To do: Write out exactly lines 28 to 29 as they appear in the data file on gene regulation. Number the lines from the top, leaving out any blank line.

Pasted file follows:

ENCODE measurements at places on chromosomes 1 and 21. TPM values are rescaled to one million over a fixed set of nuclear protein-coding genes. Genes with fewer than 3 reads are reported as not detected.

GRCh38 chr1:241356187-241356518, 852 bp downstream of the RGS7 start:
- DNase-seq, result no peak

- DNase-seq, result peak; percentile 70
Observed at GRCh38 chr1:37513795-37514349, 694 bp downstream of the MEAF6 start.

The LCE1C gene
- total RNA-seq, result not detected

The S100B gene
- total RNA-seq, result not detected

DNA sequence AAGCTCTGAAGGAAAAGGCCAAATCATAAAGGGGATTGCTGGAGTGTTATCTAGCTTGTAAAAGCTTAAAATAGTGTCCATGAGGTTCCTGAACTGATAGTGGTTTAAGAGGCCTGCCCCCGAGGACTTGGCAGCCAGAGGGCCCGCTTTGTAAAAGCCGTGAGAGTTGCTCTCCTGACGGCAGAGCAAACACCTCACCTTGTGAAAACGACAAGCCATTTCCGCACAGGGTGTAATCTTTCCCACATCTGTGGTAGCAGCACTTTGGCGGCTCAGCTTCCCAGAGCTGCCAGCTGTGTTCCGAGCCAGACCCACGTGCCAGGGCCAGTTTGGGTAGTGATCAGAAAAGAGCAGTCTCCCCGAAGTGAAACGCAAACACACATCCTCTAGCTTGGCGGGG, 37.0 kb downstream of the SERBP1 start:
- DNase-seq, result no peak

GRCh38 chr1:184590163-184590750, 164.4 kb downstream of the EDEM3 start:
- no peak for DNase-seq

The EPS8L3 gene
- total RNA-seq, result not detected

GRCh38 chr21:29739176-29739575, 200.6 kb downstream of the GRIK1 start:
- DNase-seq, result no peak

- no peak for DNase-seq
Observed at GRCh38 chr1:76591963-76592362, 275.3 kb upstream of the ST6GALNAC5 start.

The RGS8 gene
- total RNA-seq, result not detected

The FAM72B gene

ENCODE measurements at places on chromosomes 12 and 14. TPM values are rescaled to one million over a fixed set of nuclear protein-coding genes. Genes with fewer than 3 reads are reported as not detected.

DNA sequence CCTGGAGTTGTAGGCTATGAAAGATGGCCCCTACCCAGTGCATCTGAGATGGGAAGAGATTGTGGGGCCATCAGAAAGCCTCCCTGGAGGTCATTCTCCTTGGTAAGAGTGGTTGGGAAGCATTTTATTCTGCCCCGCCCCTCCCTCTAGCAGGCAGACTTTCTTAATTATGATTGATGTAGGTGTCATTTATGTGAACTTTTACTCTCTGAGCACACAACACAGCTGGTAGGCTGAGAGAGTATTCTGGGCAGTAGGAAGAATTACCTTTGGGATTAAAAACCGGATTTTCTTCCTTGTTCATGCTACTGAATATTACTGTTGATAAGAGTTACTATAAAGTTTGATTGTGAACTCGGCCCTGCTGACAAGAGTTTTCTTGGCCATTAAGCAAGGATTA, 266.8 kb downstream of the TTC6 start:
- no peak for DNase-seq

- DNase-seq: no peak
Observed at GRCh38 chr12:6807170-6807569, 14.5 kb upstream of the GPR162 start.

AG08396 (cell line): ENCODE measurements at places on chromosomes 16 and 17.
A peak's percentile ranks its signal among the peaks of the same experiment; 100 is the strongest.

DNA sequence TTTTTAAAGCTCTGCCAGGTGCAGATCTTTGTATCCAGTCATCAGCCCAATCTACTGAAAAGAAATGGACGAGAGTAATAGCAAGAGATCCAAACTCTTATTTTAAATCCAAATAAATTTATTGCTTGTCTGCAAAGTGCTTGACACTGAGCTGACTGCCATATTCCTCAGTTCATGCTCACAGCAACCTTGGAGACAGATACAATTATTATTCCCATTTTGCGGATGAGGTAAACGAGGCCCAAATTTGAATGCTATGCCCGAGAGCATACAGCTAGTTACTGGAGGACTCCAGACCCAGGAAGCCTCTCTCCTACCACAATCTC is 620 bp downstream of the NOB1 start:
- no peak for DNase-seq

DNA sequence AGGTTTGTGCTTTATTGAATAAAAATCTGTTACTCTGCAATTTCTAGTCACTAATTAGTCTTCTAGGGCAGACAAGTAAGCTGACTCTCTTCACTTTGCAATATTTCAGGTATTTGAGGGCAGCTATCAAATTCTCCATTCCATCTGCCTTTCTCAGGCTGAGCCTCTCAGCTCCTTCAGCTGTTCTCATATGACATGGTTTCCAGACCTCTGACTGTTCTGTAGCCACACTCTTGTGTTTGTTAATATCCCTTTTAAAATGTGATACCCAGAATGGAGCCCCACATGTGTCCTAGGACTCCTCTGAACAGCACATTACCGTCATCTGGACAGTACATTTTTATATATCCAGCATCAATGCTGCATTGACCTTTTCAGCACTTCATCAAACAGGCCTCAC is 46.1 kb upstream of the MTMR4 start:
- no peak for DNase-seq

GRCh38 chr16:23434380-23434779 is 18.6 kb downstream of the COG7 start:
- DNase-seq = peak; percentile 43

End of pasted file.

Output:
AG08396 (cell line): ENCODE measurements at places on chromosomes 16 and 17.
A peak's percentile ranks its signal among the peaks of the same experiment; 100 is the strongest.